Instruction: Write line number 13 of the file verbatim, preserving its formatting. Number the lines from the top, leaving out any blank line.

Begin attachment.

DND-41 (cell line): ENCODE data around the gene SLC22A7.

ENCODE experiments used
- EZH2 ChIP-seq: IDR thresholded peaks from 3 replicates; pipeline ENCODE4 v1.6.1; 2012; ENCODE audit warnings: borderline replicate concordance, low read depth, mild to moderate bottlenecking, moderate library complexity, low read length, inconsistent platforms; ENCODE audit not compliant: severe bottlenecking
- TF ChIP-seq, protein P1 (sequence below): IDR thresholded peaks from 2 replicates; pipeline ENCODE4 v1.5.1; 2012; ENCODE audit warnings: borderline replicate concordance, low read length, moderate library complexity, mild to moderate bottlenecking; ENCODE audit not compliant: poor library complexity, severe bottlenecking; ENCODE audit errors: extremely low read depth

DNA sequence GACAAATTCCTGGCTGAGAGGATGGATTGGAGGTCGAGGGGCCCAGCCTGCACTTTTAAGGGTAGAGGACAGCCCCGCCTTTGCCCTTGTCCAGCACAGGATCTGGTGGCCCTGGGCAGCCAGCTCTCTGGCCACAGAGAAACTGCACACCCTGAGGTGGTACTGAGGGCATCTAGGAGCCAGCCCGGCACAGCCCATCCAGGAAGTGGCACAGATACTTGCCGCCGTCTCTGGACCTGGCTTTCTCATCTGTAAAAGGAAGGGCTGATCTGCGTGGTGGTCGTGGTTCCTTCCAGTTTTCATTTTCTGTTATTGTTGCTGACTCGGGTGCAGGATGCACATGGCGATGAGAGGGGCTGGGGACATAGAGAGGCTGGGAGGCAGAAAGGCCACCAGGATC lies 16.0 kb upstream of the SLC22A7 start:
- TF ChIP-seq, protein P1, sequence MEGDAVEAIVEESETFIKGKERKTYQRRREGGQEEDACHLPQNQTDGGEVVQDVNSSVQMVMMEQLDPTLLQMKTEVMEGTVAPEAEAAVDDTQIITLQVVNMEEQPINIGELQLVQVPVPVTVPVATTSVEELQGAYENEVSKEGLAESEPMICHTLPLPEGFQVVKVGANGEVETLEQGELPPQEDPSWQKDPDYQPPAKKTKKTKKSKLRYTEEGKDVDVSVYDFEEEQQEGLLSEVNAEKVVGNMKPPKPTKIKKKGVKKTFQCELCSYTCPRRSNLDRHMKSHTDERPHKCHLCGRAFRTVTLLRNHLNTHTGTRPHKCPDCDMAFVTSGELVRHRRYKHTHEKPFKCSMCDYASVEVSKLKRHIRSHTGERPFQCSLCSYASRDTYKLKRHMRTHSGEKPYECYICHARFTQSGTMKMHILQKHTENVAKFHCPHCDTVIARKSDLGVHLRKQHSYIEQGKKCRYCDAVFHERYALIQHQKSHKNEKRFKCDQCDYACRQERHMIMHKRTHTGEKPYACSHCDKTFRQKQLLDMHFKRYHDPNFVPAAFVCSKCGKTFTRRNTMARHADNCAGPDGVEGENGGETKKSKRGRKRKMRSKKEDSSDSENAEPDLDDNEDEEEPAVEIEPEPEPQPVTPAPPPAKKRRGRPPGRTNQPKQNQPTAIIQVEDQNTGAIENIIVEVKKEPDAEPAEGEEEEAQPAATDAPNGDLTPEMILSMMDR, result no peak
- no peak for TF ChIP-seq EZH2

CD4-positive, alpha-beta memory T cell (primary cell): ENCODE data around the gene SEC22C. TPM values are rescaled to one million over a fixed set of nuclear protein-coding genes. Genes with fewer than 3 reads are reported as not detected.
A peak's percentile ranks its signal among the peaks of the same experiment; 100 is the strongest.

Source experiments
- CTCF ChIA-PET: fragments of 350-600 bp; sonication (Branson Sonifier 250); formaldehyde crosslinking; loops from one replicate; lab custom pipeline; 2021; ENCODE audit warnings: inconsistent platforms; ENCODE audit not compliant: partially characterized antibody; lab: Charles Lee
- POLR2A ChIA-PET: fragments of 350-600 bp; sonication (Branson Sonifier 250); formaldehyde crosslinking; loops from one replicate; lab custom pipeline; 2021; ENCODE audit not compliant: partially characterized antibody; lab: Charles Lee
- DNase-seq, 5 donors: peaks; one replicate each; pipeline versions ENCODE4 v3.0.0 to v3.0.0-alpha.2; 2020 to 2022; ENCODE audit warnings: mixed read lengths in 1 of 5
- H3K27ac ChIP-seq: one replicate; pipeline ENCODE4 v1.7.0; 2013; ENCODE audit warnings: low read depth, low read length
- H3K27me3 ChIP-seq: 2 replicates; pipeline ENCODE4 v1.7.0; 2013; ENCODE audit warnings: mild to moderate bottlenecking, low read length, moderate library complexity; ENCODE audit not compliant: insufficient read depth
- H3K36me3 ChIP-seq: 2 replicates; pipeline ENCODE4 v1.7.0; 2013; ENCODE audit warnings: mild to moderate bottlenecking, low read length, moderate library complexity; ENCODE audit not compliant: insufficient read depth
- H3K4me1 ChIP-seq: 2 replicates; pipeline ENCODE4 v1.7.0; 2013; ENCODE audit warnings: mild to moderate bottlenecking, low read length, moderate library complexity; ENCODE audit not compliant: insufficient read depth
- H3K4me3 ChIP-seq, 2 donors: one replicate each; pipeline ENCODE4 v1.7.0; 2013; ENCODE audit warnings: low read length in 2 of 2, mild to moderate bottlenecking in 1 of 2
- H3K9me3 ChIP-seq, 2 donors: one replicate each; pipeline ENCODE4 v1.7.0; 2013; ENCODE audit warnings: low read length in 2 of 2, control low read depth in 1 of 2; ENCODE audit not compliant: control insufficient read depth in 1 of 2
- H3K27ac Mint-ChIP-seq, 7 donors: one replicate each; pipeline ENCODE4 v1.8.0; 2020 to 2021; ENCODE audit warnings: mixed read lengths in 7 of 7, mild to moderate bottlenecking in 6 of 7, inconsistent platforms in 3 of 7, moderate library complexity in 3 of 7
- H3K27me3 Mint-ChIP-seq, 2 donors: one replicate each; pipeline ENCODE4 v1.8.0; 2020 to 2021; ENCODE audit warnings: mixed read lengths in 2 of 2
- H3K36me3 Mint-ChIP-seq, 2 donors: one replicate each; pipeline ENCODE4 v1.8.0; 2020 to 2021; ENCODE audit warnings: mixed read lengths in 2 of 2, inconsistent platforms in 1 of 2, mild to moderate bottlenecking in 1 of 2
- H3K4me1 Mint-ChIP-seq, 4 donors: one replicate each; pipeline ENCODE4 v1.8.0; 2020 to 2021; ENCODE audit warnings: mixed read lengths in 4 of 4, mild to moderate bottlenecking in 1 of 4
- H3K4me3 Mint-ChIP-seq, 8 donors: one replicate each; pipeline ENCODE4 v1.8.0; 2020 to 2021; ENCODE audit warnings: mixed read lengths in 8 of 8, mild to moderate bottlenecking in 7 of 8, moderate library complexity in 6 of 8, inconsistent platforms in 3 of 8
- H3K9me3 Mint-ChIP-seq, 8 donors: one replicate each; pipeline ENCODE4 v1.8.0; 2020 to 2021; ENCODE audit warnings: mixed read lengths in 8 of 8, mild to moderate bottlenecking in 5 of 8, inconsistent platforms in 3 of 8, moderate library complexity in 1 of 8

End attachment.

- DNase-seq, 5 donors: peaks; one replicate each; pipeline versions ENCODE4 v3.0.0 to v3.0.0-alpha.2; 2020 to 2022; ENCODE audit warnings: mixed read lengths in 1 of 5